Canada’s New Consumer Privacy Protection Act (Bill C-27)
Author: Gayle Wadden
Compliance Works Inc. CLO Gayle Wadden writes about how recently introduced privacy legislation may impact federally regulated employers. The Consumer Privacy Protection Act will apply to non-anonymized personal information that is about an employee, or an applicant for employment, if the organization collects, uses or discloses that information in connection with the operation of a federal work, undertaking or business.
The Canadian federal government has re-introduced amendments to PIPEDA in Bill C-27 and created a new act called the Consumer Privacy Protection Act (“CPPA”). The CPPA will have broad application to organizations that collect, use and disclose personal information in the course of commercial activities, but it will also have specific implications for federally regulated employers.
- Canadian federal employers would be required to respond to this new privacy legislation when it comes into force.
- The CPPA would replace parts of the Personal Information Protection and Electronic Documents Act (PIPEDA) that deal with the responsibilities of Canadian organizations that collect, use or disclose personal information.
While Bill C-27 may be amended and not all changes currently proposed may come into force, Compliance Works Inc. is following this Bill and will continue to publish important updates relevant to federally regulated employers. Federally regulated organizations can include banks, airlines, air transportation companies, radio broadcasters, and shipping companies, among others.
6 Proposed Changes to Canadian Privacy Legislation Employers Need to Know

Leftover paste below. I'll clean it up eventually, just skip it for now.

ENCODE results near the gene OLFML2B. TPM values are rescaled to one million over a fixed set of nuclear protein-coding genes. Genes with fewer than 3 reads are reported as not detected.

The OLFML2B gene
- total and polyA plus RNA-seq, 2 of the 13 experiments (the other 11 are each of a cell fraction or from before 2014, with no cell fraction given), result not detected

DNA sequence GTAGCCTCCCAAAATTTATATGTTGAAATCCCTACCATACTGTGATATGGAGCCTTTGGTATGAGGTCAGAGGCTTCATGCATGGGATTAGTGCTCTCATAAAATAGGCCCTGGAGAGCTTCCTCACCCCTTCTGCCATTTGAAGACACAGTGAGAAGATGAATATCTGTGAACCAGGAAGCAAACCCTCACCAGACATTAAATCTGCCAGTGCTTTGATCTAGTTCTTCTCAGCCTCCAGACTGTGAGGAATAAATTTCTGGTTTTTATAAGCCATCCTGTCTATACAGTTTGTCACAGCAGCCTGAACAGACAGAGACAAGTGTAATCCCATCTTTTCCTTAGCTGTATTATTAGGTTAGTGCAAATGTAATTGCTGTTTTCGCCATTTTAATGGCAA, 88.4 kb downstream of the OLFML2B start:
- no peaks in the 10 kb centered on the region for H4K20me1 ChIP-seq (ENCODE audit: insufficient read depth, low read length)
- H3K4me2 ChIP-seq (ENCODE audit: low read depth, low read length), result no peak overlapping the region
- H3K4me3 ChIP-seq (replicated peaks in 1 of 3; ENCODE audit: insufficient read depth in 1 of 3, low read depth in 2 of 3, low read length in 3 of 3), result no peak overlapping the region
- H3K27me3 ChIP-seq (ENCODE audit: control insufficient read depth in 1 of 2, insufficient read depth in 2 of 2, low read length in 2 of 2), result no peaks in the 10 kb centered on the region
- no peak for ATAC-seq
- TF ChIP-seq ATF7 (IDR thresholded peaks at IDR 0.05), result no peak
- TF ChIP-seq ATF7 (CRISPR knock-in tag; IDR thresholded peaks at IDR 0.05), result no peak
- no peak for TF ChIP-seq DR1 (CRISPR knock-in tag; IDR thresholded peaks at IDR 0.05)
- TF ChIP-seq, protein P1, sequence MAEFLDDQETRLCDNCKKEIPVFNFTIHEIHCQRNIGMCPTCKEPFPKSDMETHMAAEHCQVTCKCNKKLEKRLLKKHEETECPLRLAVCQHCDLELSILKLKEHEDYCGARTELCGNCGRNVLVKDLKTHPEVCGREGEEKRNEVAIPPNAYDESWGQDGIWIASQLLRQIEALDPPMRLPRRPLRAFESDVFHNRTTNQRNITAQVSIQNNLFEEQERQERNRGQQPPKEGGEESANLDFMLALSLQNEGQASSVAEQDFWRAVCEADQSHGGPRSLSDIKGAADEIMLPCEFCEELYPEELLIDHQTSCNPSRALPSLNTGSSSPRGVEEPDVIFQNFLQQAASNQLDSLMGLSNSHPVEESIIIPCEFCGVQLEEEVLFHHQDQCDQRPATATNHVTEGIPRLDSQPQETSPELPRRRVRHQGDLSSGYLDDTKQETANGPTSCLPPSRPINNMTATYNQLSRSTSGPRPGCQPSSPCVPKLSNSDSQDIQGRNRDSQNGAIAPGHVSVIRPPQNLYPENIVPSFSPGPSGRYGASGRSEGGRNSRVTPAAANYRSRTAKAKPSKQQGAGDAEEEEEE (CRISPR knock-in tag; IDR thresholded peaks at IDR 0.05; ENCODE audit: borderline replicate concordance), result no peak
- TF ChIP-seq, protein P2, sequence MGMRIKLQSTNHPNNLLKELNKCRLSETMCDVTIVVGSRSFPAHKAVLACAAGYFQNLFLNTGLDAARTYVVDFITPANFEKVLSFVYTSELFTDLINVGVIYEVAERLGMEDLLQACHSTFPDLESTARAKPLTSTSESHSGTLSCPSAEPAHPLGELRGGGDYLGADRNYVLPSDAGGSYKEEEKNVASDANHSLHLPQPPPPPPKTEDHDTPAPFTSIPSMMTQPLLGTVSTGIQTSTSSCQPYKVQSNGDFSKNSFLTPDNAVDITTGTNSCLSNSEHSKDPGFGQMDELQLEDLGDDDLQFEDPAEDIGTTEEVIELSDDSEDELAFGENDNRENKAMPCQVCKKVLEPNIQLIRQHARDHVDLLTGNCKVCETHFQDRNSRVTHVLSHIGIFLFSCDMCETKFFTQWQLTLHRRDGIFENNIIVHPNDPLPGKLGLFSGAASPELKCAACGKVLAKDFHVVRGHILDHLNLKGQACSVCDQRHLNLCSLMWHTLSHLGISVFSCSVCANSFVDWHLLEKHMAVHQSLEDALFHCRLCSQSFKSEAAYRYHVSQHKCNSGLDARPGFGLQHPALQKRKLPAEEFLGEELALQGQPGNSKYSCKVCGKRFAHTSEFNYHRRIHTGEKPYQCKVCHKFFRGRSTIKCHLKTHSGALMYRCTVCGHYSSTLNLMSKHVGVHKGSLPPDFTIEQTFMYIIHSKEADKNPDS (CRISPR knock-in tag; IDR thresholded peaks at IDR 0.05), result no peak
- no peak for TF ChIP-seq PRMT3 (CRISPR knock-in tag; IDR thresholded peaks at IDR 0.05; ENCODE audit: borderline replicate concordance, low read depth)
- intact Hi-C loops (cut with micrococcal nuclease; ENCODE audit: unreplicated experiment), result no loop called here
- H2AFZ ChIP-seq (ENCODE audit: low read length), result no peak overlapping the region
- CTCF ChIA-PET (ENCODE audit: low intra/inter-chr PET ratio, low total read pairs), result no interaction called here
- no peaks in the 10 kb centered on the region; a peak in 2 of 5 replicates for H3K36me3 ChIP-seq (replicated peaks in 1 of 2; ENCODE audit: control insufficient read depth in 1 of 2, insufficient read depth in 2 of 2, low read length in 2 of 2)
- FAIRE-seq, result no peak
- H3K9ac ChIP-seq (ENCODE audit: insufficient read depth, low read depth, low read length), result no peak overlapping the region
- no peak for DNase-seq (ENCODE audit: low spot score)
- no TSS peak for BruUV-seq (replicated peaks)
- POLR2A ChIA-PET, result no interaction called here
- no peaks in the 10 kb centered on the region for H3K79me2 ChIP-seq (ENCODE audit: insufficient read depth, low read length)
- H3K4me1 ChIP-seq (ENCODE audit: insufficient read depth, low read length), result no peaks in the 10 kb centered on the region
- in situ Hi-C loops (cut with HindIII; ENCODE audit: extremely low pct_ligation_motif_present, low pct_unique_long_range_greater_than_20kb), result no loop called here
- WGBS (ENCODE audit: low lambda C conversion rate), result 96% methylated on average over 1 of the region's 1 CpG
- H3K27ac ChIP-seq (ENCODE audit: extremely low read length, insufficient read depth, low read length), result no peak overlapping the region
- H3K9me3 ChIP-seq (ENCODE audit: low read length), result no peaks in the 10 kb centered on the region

The CPPA would apply to every Canadian federal employer. Like PIPEDA, the CPPA will also apply to every organization in respect of non-anonymized personal information that the organization collects, uses, or discloses in the course of commercial activities.
The CPPA is also focused on the protection of personal information, but there are some significant differences between CPPA and PIPEDA. Leadership teams, HR and people leaders, and compliance professionals will want to understand 6 important changes included in the proposed privacy legislation relevant to employers:
- Automated Decision Systems
- Proposed Business Transactions and Personal Information
- Minors’ Personal Information
- Disposal of Personal Information
- Data Mobility
- New Penalties for Contraventions and Offences
1. Automated Decision Systems
The CPPA includes specific provisions regarding automated decision systems. Automated decision systems are defined as “any technology that assists or replaces the judgment of human decision-makers through the use of a rules-based program, regression analysis, predictive analytics, machine learning, deep learning, a neural network or other technique”.
The requirements regarding automated decision systems apply broadly, but there are specific considerations in the employment context. For example, if a federally regulated employer uses automated decision systems in its hiring and HR practices (such as resume screening or ranking programs, aptitude tests, personality tests etc. that meet the above definition), it will need to comply with the following requirements in the CPPA:
- Plain Language: The organization must publish in plain language a general account of its use of any automated decision system to make predictions, recommendations or decisions about individuals that could have a significant impact on them; and
- Response to Request for Explanation: If an individual makes a request, the organization must provide the individual with an explanation of the prediction, recommendation or decision and the explanation must include the type of personal information that was used, the source of the information and the reasons or principal factors that led to the prediction, recommendation or decision.
2. Proposed Business Transactions and Personal Information
Just like PIPEDA, the CPPA provides that organizations that are parties to a prospective business transaction can use and disclose personal information without consent if certain conditions are met. However, the CPPA adds a significant requirement.